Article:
The owner of the former Greenport United Methodist Church said Sunday that his plans only temporarily include listing it as a short-term rental. READ
What was once a 19th century Methodist church on Main Street in Greenport is now a short-term rental property, according to an AirBnB listing that has local residents expressing disgust on social media. READ
A state Supreme Court Justice has dismissed a Greenport woman’s lawsuit seeking to overturn a 2016 Southold Town Zoning Board of Appeals ruling related to the short-term rental law. The court rejected her claim that renting her home for fewer than 14 days should be permitted as a grandfathered use. READ
The Greenport Village Board has scheduled a public hearing on a revision to its residential rental permit law. The change would scale back some of the requirements in the original 2013 legislation and require every residential rental property — including short-term rentals — to have a rental permit. READ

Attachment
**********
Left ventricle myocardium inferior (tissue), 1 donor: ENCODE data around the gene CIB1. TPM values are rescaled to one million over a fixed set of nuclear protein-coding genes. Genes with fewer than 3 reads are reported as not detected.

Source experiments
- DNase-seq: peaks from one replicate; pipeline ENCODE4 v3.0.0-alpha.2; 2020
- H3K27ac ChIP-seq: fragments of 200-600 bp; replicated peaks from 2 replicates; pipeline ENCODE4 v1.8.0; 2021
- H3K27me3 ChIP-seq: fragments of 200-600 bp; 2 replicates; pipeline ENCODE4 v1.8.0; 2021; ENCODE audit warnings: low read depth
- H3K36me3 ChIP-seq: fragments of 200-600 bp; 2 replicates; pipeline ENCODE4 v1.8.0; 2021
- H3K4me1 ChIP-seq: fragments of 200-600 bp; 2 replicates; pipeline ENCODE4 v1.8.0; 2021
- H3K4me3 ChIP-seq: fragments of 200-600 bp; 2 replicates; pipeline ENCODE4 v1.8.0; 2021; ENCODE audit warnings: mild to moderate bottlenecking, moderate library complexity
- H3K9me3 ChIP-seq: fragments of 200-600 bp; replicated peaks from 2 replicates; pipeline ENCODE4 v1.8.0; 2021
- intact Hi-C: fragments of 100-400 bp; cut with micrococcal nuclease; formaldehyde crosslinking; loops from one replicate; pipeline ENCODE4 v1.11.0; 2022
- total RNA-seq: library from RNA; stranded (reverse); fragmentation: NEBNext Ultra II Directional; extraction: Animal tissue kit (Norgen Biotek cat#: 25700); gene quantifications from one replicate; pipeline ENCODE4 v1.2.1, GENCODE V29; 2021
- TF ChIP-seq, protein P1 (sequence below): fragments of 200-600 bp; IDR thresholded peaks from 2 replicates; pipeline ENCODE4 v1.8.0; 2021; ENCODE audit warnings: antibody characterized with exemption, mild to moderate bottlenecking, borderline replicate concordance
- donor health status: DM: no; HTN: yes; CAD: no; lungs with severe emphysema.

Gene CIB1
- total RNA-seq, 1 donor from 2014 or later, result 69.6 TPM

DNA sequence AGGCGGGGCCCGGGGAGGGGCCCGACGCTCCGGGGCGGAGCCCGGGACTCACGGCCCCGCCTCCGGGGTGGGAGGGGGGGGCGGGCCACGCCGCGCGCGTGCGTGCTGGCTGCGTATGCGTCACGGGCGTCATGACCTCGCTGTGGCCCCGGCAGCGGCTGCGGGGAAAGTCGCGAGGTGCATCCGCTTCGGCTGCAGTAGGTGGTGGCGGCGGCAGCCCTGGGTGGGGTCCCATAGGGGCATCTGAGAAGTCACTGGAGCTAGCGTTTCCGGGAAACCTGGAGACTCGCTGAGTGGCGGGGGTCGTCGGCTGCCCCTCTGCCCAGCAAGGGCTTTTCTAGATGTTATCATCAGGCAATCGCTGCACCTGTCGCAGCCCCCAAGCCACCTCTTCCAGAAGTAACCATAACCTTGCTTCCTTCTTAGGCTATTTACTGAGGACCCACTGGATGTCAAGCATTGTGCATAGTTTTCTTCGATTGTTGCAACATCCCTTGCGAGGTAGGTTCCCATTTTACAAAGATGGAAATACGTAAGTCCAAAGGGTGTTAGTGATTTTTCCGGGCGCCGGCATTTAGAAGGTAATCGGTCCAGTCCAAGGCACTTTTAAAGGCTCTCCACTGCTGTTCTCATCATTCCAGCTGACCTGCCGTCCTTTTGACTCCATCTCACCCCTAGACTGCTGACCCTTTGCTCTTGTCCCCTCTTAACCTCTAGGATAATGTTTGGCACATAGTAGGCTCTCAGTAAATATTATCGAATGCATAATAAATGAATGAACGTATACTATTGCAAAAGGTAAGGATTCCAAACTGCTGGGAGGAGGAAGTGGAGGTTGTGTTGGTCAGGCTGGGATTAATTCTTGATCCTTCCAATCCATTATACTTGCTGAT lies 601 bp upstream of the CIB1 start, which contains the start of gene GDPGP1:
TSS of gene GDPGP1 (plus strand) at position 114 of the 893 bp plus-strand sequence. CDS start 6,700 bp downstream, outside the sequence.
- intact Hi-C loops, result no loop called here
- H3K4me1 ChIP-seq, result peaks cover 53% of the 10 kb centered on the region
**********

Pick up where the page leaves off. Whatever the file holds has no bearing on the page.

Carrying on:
If the Southold Town code never put any restrictions on the renting of single-family homes before a 2015 ban on stays of fewer than 14 nights, then prior short-term rentals were:
a) illegal because nothing in the code said they were legal or
b) legal because nothing in the code said they were illegal.
Before Thursday night’s public hearing on new regulations for short-term rentals in Greenport Village, Mayor George Hubbard said the specifics of the legislation would be changed.
Last year, the Greenport Village Board considered enacting a law to deal with short-term rentals, but never adopted it.
Now, the issue is coming up again. READ
Should homeowners who began renting their houses on a short-term basis before Aug. 25, 2015, be allowed to continue doing so?
One Orient attorney and his clients think so.